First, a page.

Ultimately, joint all domain command and control will not be an Army, Navy, Air Force, Space Force, or Marine Corps enterprise. But it depends on all of these services organizing, training, and equipping their forces to ensure their particular JADC2 elements work seamlessly with the others in a dynamic, “plug-and-play” fashion. Consider a combined/joint force air component commander — he or she is not interested in what nation or service provides a particular aircraft to the fight, only in the capability that it provides.
Creating this level of interoperability calls for an overarching joint all domain command and control champion with the clout and authority to direct the services and, if necessary, to modify their efforts to ensure integration with the overall enterprise. This past October, the Department of Defense announced the standup of an office to better integrate the multiple service efforts and realize the promises of JADC2. This is an important step necessary to guard against developing service-centric pathways that cannot partner effectively. Time will tell if this office has the power necessary to do so. But the office will be more likely to succeed if it has the authority to drive “system of systems integration” both inside the Department of Defense and across industry. This authority should include real oversight and tasking powers, as well as control over budgets and policy decisions. Additionally, it should have the strong backing and active support of the combatant commanders. They, individually and as a group, should insist on full interoperability for their areas of responsibility.
Command and Control in a New Context
Joint all domain command and control is also being launched in an era of tremendous technological progress that will fundamentally alter how mission effects are secured. Combat aircraft like the F-35 and B-21 are bringing more to the fight than any weapon systems previously fielded with their combined ability to penetrate enemy defenses, gather data, process it, and share it with a range of other actors as necessary.
Understanding the need to disaggregate and distribute command and control in new and unique ways will dictate how future battle managers operate. This may drive different stages of battle management operations. With technology enabling a clearer understanding of the battlespace on a more integrated, global scale, the military should begin to think about battle managers in a new light and perhaps have them embedded in all command and control centers. To support a global targeting system capability the intelligence community may also need to entertain new roles and responsibilities. Specifically, this means giving greater deference to Department of Defense priorities in order to deliver constant and uninterrupted targeting data driven by combatant command mission needs.
Changes in space will also shape the successful realization of joint all domain command and control. A new generation of on-orbit capabilities is now providing broad sensor networks and global communication links that were previously in the realm of science fiction. This is especially applicable for JADC2. Large-scale in-theater command and control centers, as well as legacy command and control platforms like Joint Surveillance Target Attack Radar Systems or Airborne Warning and Control System, and a host of other intelligence, surveillance, and reconnaissance systems, will not survive in a peer combat environment. Fortunately, new space capabilities can compensate for the fact that these legacy aircraft are no longer reliable. But the enemy also understands the value space-based capabilities deliver, which is why it is time to get serious about developing necessary offensive and defensive capabilities on orbit. Otherwise, U.S planners will have traded a set of vulnerable terrestrial systems for an equally vulnerable set of orbital ones.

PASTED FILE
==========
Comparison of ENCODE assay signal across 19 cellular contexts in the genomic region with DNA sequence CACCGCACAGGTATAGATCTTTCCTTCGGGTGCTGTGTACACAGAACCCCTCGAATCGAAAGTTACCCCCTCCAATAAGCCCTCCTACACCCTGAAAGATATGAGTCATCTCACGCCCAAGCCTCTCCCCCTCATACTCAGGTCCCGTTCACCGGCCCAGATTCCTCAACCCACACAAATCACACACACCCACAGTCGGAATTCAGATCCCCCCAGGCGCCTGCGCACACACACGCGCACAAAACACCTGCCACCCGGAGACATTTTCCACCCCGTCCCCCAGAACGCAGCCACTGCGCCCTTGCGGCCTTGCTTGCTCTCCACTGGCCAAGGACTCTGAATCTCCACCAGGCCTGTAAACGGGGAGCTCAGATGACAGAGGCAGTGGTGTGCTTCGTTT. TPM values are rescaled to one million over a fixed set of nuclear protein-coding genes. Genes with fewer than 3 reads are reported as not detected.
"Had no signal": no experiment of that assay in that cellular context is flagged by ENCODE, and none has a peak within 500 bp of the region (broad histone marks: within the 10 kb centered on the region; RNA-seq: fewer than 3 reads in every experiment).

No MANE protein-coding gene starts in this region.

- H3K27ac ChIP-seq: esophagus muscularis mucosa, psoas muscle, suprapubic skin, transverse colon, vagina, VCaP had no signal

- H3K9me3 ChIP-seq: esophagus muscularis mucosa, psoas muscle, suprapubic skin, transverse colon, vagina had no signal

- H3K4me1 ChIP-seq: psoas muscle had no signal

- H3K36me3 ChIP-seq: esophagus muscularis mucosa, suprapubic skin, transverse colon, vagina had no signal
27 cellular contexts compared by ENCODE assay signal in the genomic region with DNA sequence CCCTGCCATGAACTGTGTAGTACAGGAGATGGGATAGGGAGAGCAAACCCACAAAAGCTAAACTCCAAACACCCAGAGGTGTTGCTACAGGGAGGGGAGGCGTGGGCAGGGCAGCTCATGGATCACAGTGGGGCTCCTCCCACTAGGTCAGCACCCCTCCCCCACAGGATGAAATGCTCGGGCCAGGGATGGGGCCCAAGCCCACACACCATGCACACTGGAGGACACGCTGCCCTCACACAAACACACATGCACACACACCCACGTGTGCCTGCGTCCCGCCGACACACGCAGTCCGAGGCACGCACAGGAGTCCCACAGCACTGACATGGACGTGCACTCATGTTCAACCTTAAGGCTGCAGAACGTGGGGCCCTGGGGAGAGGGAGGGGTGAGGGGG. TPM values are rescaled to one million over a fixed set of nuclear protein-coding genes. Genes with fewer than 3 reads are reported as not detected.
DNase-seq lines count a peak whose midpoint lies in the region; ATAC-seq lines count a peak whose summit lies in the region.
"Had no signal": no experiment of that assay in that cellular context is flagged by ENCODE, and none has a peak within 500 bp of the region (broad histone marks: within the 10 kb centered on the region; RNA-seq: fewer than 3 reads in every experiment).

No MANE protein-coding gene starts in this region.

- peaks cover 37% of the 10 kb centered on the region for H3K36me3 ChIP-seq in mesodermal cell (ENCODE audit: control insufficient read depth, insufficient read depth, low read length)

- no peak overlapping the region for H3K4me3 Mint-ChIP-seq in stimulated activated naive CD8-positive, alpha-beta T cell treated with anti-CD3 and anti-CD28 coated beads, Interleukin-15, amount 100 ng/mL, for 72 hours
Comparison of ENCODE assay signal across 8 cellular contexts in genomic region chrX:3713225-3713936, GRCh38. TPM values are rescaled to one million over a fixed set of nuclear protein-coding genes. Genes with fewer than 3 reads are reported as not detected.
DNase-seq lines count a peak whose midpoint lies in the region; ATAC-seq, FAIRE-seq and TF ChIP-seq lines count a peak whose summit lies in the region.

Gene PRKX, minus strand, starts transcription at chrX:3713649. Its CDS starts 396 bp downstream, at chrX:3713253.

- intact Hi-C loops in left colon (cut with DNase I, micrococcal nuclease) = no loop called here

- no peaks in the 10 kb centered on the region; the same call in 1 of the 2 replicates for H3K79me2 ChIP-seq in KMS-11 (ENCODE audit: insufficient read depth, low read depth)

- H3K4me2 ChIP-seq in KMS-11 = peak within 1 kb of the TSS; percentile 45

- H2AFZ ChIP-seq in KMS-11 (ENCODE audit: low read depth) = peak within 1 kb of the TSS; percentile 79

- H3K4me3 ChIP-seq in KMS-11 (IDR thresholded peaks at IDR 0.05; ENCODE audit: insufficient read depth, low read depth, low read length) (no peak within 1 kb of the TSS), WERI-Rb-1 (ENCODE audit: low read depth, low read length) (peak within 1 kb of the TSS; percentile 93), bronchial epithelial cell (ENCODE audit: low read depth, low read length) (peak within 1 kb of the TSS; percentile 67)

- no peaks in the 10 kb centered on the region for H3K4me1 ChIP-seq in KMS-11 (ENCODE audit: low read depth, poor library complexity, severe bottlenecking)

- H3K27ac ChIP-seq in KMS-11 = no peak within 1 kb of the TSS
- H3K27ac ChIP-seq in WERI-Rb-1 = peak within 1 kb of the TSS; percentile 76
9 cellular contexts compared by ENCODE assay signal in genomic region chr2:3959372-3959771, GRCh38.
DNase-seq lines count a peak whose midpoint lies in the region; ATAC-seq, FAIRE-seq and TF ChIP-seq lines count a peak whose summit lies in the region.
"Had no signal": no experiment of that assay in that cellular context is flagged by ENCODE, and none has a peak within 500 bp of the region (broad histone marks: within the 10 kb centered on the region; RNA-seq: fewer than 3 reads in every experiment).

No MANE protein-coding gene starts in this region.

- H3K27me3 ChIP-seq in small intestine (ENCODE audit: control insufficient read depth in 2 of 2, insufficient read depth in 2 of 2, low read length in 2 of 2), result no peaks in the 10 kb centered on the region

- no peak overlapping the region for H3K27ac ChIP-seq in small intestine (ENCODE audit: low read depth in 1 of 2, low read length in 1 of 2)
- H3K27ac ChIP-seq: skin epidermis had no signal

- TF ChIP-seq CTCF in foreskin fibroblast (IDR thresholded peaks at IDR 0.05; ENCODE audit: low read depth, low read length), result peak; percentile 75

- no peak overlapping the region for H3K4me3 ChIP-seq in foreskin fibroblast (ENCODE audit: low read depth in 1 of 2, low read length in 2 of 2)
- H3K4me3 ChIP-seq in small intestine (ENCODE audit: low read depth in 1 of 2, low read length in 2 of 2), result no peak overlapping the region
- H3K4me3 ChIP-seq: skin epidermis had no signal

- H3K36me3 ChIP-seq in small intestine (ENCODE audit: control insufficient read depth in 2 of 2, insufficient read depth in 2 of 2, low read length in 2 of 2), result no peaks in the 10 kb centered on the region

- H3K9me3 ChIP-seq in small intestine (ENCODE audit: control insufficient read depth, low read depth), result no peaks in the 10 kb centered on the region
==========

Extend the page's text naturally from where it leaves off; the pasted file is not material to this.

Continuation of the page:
Finally, it is important for planners to understand that joint all domain command and control is a set of technologies and processes that ultimately empower human decision-making. It cannot be achieved through machines and software alone but will require procedures to make sure information supports human users rather than burdens or overwhelms them. Consider how pilots flying third and fourth generation fighters in the Cold War had to process multiple concurrent conversations on numerous radio frequencies, monitor the radar, listen to missile warning alarms, and manage to fly the aircraft all at the same time. It placed pilots on the very edge of being overwhelmed at any given moment. That is exactly why 5th generation information fusion became a crucial priority. It helped pull the data processing load off the pilot. Machines took over this processing, which allowed pilots to view manageable information feeds and regain valuable thinking capacity.
To be effective, joint all domain command and control should enable decision making — human and machine — at speeds and scales faster and larger than America’s adversaries. Commanders at all levels of operation need to be able to quickly synchronize shared understanding of a single, integrated, global battlespace. As the military teaches its members to operate within this construct, domain-centric thinking will evolve, the speed and quality of operations will improve, and JADC2 will become real.
Once implemented, joint all domain command and control will give combatant commanders and their forces the ability to observe their and others’ areas of responsibility, orient their forces accordingly, and decide what to do based on the real-time data they are getting. Successfully designing, developing, and implementing JADC2 requires a clear vision with an increasing emphasis on cross-service and cross-domain integration. History has repeatedly shown that victory goes to the side with the decision advantage. Given what is at stake, developing and implementing a successful vision for joint all domain command and control is more important than ever.
David A. Deptula is a retired U.S. Air Force Lieutenant General who was the principal attack planner for the Operation Desert Storm and Operation Enduring Freedom air campaigns. He has twice been a joint task force commander. He is the dean of the Mitchell Institute of Aerospace Studies and a senior scholar at the Air Force Academy’s Center for Character and Leadership Development.